Research Proposals/Papers

What worked best as you sought to help students learn course content through writing?

Students are required to read, discuss, and summarize all of the weekly assigned readings. To help internalize the topics, students are required to write reaction papers for each week's topic and relate these subjects to their own personal knowledge and insights, including family and village experiences for heritage students. The writing of reaction papers enables students to develop writing styles representative of adult academic writing in the Samoan and English languages. Small group discussions enable students to incorporate shared experiences and additional insights into their re-writes. The use of written reaction papers rather than oral reports permits students to develop their thoughts and styles through several revisions and also lets them analyze the thoughts and styles of others in the class. Each student is also required to write a research paper. Students will further their academic writing and will allow them to develop research skills and knowledge of the topic. Mayer, SAM452, F12.

The "Reacting to the Past" games provide students with a clearly defined perspective and set of clear objectives with which to approach the history of a particular historical moment (Athens in 403 BC, China in 1587 AD). Writing, researching, public speaking, and small group work are integrated as students work together to propose laws or policies, debate them, and make alliances. It is clear to them that writing has a direct impact on their ability to accomplish their "victory objectives." Because their proposals must be historically plausible, they are responsible for proving to me that they have done their background research. They then, in turn, inform their fellow students of particular aspects of the historical background of the game. Thus they learn about a topic, write about it and then teach it to their peers. The debate engages them with the content at an intellectual and, more importantly, affective level. Schwartz, HON291H, F12.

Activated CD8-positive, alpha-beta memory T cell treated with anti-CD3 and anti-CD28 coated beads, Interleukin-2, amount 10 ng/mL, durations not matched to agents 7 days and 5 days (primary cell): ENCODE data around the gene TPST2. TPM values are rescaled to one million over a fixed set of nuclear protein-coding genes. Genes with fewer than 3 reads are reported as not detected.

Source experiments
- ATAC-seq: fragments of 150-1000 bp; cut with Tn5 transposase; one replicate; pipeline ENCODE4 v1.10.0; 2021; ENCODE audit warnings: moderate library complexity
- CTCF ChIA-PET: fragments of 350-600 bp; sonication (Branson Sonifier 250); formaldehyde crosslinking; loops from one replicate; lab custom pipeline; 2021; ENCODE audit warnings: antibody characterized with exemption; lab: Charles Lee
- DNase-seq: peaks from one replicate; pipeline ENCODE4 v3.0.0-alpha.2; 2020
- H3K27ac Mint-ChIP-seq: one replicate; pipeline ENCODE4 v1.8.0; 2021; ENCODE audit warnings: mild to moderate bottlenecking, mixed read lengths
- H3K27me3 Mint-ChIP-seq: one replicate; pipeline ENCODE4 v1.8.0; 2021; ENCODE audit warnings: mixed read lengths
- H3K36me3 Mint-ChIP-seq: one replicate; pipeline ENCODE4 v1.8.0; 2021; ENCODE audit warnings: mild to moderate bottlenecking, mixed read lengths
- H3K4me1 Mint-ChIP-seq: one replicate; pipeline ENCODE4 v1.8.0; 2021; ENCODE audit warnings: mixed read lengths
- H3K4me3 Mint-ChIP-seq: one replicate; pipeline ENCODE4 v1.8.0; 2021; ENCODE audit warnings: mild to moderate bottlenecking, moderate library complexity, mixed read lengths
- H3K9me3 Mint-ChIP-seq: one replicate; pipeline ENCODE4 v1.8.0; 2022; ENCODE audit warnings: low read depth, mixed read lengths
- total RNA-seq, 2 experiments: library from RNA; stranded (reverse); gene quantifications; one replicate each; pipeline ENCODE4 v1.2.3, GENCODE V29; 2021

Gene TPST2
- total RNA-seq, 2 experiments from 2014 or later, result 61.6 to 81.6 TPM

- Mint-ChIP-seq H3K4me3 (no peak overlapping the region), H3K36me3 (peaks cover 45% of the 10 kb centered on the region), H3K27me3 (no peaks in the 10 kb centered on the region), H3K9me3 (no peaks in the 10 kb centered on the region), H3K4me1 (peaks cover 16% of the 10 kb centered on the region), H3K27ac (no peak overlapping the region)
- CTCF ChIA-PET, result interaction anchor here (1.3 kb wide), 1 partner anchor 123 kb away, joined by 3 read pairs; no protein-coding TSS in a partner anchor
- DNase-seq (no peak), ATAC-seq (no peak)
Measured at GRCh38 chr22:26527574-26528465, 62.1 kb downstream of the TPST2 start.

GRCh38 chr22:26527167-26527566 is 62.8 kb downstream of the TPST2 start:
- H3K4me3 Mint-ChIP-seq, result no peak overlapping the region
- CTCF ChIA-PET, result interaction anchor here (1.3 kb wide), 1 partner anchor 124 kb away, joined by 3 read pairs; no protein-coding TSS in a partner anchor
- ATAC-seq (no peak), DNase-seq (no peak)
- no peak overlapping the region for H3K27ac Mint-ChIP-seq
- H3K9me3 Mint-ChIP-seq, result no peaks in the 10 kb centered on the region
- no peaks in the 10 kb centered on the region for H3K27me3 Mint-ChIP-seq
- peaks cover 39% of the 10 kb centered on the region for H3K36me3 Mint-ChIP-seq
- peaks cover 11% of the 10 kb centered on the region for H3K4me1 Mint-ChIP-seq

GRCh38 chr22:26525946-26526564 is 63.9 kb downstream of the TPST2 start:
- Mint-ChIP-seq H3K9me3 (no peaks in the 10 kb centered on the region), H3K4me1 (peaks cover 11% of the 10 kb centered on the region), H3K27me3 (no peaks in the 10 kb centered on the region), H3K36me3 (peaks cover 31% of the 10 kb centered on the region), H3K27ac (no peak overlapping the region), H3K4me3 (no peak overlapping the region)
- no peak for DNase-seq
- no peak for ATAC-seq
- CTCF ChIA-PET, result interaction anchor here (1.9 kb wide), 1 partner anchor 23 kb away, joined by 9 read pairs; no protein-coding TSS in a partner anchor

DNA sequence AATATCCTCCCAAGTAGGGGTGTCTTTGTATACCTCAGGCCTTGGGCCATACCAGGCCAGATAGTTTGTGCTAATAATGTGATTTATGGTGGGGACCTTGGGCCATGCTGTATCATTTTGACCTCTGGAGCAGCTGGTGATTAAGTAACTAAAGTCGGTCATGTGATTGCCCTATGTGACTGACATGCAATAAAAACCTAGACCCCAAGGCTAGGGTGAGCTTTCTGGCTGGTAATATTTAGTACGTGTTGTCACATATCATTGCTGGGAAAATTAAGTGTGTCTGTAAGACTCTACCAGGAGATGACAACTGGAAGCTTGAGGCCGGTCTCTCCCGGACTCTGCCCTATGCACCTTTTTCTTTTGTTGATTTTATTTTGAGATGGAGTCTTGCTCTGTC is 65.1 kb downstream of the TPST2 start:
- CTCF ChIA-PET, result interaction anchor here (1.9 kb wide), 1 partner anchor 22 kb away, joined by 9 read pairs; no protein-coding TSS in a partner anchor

One of the best ways I found to help students learn course content through writing was to provide students with a context for writing the assignment. The context was directly related to the subject matter as well as current events and active community projects in which I and other community members are engaged. For example, in one of the assignments, work is being done by the Department of Health and various health associations in regards to healthy public policies, and many students chose to write on a related topic that is undergoing discussion at the legislature. Watters, FSHN451, F12.

The memos were very effective in teaching students how to organize the information that they had gathered about particular planning issues and present it in written form to a professional audience. It not only familiarized them with what planners do and how planners think about these issues but also encouraged them to suggest recommendations to improve existing conditions. The responses to guest lecture questions were also very useful in getting students to think critically about the topics discussed and then write their reaction in a few paragraphs. The final paper allowed students to select any planning-related topic of their interest. I provided a list of possible topics. However, students could modify the topics according to their interests. This helped to spark an interest in doing research and writing about the topic they selected. Das, PLAN310, F12.